Using malicious software to mine cryptocurrencies on desktop PCs is nothing new, but now
phones are also being infected for the same reason. Any device that has sufficient compute power is able to contribute to a mining effort and therefore, some Android apps from Google Play and third-party markets are now being used to secretly install the mining software.
Even though the process is similar on both desktop PCs and mobile devices, people with infected smartphones are tipped off because of the battery drain that inevitably occurs. Researchers at two different firms discovered the malicious apps and determined how they work once installed. The majority of infected applications are found on third-party Web sites but two (Songs and Prized) were on Google Play and as of this morning, Songs was still available.
The mining process requires a significant amount of resources, especially for popular digital currencies like Bitcoin and Litecoin. Instead of having banks validate transactions, user compute power is employed to validate the transactions and prevent fraud. In order to make the process worthwhile, units of the currency are given to the miners, providing a way for people to make money. But this has attracted hackers who can infect other devices in order to earn more.
Outside of a slow computer, there are very few ways to tell if your PC has been infected with a mining script. That is not the case with mobile devices, since battery drain will usually occur if a piece of software is using too much energy.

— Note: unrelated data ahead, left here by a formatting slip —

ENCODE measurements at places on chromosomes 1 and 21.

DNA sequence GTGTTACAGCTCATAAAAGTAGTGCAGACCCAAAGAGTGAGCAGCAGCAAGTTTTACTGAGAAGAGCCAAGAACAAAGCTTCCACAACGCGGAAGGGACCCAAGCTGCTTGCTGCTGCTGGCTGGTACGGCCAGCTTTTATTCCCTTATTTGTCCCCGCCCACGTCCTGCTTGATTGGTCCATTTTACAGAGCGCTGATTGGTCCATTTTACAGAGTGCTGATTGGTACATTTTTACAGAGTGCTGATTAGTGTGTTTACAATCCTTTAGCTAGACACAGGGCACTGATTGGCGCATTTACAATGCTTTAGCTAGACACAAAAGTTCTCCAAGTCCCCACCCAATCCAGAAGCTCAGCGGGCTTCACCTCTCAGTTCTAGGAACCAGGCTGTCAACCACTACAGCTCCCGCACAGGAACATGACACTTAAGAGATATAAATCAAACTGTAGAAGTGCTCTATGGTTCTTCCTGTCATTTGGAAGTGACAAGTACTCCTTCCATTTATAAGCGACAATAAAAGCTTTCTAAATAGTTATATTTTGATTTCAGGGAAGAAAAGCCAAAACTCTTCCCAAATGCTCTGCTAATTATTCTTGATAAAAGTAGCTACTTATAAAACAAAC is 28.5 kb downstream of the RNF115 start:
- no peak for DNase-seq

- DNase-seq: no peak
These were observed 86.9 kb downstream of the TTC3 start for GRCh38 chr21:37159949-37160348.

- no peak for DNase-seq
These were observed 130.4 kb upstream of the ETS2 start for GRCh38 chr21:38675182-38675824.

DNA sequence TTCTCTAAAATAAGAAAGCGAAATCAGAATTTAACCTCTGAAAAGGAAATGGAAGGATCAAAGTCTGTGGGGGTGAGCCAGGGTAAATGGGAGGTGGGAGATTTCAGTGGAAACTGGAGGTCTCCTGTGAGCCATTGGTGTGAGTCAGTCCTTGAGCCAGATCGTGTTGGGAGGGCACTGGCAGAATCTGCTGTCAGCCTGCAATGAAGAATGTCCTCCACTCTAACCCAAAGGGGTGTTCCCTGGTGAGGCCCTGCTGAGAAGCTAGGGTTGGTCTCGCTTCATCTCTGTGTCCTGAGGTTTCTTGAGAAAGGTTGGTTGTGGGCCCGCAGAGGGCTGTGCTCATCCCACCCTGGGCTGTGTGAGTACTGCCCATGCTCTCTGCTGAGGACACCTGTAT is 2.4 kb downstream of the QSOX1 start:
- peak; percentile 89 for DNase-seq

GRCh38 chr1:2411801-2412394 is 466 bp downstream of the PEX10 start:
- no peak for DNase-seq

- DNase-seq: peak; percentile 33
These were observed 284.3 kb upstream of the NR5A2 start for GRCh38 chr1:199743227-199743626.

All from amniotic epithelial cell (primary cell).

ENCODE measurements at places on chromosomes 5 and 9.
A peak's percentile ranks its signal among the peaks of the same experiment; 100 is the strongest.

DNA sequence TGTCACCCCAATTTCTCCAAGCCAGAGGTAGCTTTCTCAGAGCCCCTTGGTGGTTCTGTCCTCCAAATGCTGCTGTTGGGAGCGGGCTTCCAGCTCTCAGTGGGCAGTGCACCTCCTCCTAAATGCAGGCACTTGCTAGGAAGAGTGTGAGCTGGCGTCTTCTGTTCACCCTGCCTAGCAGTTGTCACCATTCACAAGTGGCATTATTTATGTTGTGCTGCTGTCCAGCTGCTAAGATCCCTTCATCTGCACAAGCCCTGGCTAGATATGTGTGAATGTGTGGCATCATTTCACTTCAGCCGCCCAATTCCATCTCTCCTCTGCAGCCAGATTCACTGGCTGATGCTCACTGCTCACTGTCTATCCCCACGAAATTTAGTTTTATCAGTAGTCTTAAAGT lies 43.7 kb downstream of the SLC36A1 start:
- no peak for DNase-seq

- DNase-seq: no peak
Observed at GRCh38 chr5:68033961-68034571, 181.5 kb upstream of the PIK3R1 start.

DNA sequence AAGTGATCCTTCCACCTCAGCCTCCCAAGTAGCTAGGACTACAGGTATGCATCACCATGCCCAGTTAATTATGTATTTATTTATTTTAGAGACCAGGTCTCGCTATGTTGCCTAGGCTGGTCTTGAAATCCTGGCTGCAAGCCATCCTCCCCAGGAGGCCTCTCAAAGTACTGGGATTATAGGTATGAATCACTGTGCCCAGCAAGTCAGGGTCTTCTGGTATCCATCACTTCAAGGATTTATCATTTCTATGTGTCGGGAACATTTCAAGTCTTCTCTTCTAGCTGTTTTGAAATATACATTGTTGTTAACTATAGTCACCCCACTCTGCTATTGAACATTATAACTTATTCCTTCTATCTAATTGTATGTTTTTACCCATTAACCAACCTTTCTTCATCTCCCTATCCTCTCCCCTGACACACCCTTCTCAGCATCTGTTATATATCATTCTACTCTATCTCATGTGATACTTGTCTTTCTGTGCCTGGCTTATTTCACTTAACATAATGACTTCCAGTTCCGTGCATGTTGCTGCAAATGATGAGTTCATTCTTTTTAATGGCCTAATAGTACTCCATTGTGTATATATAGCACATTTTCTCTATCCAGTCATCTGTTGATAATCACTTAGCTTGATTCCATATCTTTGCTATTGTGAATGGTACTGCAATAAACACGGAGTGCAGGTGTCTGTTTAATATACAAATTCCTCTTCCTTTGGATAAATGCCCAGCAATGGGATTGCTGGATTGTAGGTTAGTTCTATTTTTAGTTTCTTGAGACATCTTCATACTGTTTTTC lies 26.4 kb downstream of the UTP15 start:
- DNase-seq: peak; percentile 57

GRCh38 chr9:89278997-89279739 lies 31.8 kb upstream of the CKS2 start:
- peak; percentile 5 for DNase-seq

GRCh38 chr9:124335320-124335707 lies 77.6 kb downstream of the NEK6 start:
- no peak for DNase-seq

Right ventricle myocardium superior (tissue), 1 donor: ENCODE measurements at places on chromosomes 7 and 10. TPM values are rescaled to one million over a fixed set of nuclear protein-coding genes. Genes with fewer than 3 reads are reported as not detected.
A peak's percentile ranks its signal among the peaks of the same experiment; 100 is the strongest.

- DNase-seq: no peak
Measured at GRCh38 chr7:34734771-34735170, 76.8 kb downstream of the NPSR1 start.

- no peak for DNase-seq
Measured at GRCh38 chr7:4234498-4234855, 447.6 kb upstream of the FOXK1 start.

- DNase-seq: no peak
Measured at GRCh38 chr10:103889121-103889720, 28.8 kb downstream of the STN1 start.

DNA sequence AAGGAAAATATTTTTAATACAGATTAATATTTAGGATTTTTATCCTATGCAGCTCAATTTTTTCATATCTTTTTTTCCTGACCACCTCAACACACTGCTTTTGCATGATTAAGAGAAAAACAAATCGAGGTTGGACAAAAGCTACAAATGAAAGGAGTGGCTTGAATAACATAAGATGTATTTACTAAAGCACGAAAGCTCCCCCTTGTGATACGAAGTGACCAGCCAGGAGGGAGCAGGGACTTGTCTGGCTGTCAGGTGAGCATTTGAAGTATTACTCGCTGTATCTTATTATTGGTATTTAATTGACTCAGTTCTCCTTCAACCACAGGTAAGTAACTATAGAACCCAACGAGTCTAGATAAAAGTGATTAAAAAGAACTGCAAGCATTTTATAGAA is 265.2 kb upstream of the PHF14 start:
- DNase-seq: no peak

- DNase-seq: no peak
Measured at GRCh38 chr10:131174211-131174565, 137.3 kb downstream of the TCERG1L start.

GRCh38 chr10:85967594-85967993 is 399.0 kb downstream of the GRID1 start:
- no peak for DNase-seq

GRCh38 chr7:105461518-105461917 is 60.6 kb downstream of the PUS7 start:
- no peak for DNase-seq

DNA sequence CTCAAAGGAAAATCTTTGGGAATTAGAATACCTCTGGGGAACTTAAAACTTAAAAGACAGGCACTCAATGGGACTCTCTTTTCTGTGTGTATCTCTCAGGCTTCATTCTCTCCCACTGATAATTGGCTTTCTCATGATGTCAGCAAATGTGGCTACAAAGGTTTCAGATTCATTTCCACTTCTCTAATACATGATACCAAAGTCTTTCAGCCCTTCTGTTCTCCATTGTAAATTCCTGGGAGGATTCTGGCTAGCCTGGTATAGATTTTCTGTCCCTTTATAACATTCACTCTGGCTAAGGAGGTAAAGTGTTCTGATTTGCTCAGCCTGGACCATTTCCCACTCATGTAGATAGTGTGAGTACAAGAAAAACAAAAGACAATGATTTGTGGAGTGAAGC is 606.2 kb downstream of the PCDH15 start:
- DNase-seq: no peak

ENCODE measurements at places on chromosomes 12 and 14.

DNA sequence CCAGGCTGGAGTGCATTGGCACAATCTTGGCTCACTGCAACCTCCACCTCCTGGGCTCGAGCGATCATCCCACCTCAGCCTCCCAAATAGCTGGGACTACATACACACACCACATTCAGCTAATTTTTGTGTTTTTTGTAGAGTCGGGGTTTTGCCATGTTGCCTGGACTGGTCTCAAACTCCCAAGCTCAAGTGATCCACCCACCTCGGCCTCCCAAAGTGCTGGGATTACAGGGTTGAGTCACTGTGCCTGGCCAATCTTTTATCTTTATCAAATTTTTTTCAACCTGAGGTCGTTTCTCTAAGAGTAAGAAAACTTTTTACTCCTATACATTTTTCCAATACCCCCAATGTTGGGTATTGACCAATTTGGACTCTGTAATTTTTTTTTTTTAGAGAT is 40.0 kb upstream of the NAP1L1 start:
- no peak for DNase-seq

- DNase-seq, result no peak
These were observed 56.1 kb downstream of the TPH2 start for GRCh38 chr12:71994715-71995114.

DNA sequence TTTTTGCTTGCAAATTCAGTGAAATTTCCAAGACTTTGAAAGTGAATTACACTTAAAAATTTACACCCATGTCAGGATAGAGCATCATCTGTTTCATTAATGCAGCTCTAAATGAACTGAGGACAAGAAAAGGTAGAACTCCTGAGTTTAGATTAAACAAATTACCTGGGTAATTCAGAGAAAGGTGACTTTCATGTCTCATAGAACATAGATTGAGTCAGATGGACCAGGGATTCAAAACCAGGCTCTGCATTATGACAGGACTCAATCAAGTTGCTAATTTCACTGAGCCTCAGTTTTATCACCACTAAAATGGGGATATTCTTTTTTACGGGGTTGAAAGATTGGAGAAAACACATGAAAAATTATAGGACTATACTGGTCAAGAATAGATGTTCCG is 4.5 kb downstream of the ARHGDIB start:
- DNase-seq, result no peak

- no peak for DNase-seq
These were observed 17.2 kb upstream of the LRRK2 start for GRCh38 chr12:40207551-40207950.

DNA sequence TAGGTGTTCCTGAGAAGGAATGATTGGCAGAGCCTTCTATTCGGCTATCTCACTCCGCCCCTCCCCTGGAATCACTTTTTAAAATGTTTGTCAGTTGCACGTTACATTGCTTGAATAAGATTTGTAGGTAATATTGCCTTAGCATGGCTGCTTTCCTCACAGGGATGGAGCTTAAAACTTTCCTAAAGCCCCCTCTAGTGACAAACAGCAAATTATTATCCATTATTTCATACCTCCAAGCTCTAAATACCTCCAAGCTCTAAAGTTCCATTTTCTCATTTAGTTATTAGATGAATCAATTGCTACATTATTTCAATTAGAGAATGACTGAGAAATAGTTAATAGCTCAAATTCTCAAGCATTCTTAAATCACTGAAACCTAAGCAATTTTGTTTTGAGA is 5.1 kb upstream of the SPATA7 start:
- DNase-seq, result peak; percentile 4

Marc Rogers, a security researcher with Lookout Software, helped to discover the CoinKrypt mining script for digital currencies. In a blog post, Rogers explained that during his research it became clear that a phone’s battery and plan could be impacted while the mining script is running.
“At a minimum, users affected by this malware will find their phones getting warm and their battery life massively shortened," Rogers said. “Another added annoyance? CoinKrypt might suck up your data plan by periodically downloading what is known as a block chain . . . which can be several gigabytes in size.”
For the most part, Rogers says that the criminals have targeted Litecoin and Dogecoin rather than Bitcoin since mining Bitcoin with any regular smartphone, tablet, or PC, is much more difficult. Still, over the course of seven days of non-stop Litecoin mining, Rogers’ team only accrued 20 cents worth of the currency in its test. This means that a hacker would have to infect thousands of devices just to earn a fair amount of money from the process.
According to security firm Trend Micro, the cybercriminals focused on Dogecoin since it is worth less than other digital currencies. “We believe that with thousands of affected devices, cybercriminals accumulated a great deal of Dogecoins," according to the firm. Clever as the attack is, whoever carried it out may not have thought things through as phones do not have sufficient performance to serve as effective miners.